Another essential factor to consider is the preferred water parameters of the intended tank mates. Serpae tetras thrive best in soft, warm, and slightly acidic water. The optimal water parameters are temperature range of 72°F to 79°F, pH of 5 to 7.8, and hardness around 5 to 25 dGH. These parameters can be slightly unfavorable for other fish species.

A clear example is the angelfish that cannot survive in the same acidic medium that the Serpae tetra thrives. It is important to note that fishes worldwide have adapted to their natural habitat, bringing them into waters with sharp contrast to what they are used to only serves to stress them. Thus, your choice of tank mate for the Serpae tetra must have a similar water parameter preference.

5. Swimming Habits

One last thing to consider is the fish’s swimming habit; each fish has a somewhat different swimming habit. Some are more active than others and glide swiftly through the water. Others are slow and have long tail fins. The Serpae tetras love swimming and move quickly across the water.

They tend to nip the fins of slow-moving fish in their tank. To avoid unnecessary tension and stress, we advise that you avoid placing slow-moving fish in their tank.

Serpae Tetra Tank Mates

Serpae tetra tank matesThe Serpae tetra is generally considered a peaceful fish and thrives in a school of at least six fishes. When kept in smaller groups in a tank, they become aggressive and nip fins. The best tank mates for the red Serpae tetras are other Serpae tetras.

Asides from other Serpae tetras, they are compatible with different fast-moving fish. Serpae tetra is also compatible with smaller fast-moving fish.

We have made a list of some good tank mates to pair your Serpae tetra with. They are:

Tank Mates to Avoid

As a rule, you should avoid raising Serpae tetras with slow-moving fish. Large, aggressive fish species are also a no-no as they stress the Serpae tetra and harass it. In summary, you should avoid Angelfish and Bettas.

Serpae Tetra Breeding

Breeding Serpae tetras is a relatively easy task, provided you create the right spawning environment for them. Start your breeding journey by purchasing a group of at least six Serpae tetras; 3 males and three females.

As they grow, they will form breeding pairs naturally. Once you have achieved that, it is time to set up a breeding tank for the breeding pair.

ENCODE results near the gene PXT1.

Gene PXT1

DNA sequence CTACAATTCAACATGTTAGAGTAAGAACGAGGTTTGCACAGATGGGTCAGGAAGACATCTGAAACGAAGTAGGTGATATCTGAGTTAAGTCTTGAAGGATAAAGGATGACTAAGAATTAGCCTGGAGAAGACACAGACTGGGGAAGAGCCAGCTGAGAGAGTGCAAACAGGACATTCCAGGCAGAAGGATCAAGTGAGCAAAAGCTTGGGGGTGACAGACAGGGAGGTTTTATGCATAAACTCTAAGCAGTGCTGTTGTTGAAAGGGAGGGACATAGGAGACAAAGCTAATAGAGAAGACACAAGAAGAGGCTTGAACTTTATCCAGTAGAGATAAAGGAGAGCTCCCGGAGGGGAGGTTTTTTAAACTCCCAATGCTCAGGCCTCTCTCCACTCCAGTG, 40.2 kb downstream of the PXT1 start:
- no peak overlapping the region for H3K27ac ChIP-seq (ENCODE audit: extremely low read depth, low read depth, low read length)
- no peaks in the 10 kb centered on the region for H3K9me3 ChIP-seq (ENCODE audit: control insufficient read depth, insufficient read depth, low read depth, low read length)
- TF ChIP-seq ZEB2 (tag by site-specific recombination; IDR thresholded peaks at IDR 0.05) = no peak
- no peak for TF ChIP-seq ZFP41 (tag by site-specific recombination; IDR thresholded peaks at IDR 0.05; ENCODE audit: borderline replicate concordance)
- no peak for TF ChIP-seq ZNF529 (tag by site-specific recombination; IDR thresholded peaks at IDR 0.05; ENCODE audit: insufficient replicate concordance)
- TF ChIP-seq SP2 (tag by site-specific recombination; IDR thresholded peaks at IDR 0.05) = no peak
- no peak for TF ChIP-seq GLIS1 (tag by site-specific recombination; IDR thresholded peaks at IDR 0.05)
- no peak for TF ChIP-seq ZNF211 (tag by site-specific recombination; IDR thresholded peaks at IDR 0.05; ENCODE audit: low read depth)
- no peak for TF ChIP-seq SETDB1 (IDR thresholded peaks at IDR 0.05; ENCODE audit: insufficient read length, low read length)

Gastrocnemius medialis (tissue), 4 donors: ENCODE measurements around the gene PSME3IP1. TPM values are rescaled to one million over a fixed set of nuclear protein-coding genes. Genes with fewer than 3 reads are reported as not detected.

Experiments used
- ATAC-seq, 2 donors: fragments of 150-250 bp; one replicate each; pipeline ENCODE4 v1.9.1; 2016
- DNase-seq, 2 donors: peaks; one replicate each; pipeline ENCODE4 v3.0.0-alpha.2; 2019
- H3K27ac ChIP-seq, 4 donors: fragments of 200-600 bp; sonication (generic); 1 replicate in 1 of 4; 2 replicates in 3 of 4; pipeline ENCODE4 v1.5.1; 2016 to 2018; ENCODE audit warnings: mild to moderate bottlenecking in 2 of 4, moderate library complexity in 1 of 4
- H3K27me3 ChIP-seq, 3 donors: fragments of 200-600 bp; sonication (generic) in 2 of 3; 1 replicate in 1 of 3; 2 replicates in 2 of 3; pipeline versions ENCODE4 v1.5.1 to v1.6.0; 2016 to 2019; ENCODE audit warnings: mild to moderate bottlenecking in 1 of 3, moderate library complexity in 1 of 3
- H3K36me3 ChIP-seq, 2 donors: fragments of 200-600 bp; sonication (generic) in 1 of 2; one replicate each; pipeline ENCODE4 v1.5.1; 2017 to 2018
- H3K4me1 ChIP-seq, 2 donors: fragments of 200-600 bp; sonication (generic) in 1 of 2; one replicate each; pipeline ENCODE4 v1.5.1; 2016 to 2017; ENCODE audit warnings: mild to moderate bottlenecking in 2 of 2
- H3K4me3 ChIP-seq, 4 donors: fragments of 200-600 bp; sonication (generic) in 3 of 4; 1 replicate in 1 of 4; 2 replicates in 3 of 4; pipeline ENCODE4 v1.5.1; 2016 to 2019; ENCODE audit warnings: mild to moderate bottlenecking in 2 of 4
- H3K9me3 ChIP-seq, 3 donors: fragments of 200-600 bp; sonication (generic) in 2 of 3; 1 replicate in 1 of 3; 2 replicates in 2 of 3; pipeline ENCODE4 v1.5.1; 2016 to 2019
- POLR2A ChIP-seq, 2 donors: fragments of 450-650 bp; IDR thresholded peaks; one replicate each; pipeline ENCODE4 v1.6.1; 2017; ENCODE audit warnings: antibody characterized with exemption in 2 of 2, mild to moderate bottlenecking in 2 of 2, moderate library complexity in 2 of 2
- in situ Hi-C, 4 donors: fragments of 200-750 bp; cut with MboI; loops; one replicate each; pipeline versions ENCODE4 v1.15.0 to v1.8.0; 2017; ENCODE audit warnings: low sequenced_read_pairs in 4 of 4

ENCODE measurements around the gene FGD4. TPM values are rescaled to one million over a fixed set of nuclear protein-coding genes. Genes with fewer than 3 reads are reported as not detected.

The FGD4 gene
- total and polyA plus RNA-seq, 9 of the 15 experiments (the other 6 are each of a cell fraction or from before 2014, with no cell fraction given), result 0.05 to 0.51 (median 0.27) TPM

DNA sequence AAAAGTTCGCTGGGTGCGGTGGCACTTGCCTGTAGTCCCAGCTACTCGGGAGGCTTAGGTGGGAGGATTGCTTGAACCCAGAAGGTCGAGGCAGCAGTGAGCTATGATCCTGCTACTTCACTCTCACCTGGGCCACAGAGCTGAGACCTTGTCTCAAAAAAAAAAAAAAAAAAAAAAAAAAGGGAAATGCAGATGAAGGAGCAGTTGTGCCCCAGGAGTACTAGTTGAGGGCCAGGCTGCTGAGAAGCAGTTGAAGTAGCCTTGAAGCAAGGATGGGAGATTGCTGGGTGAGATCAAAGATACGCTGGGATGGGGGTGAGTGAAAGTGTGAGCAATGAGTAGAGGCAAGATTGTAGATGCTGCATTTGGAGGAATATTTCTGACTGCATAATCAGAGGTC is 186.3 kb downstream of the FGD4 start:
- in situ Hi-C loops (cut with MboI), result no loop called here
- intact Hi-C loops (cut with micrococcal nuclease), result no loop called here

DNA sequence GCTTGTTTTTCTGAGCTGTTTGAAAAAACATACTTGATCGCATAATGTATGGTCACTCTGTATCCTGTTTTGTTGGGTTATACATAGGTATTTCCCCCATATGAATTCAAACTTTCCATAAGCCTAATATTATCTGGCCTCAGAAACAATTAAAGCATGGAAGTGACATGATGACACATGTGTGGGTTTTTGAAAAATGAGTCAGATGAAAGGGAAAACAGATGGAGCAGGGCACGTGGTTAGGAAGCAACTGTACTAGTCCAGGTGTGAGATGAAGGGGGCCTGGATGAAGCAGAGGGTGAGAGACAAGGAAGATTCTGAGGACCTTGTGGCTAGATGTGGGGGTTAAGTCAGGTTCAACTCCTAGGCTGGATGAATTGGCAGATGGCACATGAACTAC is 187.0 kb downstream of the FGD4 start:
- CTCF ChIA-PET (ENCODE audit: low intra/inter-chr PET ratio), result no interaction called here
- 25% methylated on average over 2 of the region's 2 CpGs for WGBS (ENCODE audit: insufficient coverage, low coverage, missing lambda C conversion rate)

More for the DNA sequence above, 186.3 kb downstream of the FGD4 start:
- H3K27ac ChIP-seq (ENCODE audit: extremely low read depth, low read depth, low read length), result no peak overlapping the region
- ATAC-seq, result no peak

– Setting Up a Breeding Tank for Serpae Tetra

The breeding tank for Serpae tetra has slight variations in water parameters. These changes are geared at inducing spawning. For one, the temperature range of the water should be around 80℉. The water should be very soft, and the pH should be approximately 6.0 to 8.0. A proper diet to induce spawning should include plenty of high-quality live food.

The breeding tank should be small and dimly lit. It should also have a dark-colored substrate and lots of delicate leaved plants like Java moss. You can also add a breeding mop. The plants and breeding mop will help catch the eggs when they are laid and protect them.

You must condition the adult Serpae tetra with high-quality live food before moving them into the breeding tank. Once the female is ready to breed, she becomes plumper; the male, on the other hand, becomes even more brightly colored.

– The Mating Process

Once the adult pair has been moved to the breeding tank, the male begins to chase the female Serpae tetra around the tank. During this chase, she scatters her eggs around, and the male fertilizes them. Once the laying and fertilization process is done, remove the adult pair; they tend to eat the eggs.

The eggs typically hatch within 2 to 3 days, and the fry feeds on its sac before becoming free swimming. Once the fry is free-swimming, you can feed them with infusoria and baby brine shrimp. The Serpae tetra fry should be left in a separate tank until they are big enough to fend for themselves.


  • Serpae tetra also known as jewel tetra or callistus tetraSerpae tetras are both beautiful and easy to care for
  • They are compatible with a lot of other fish species because of their easy disposition
  • They are mainly found in the murky waters of the Amazon River Basin of Brazil
  • They are omnivorous and will eat anything you put in front of them
  • With proper care, these fishes can live for up to seven years

However, if you want a community of happy and healthy Serpae tetra, you must provide them with quality care. Quality care encompasses choosing suitable tank mates, creating the perfect tank conditions, and providing them with high-quality food. We have walked you through the vital steps of caring for your fish; follow them.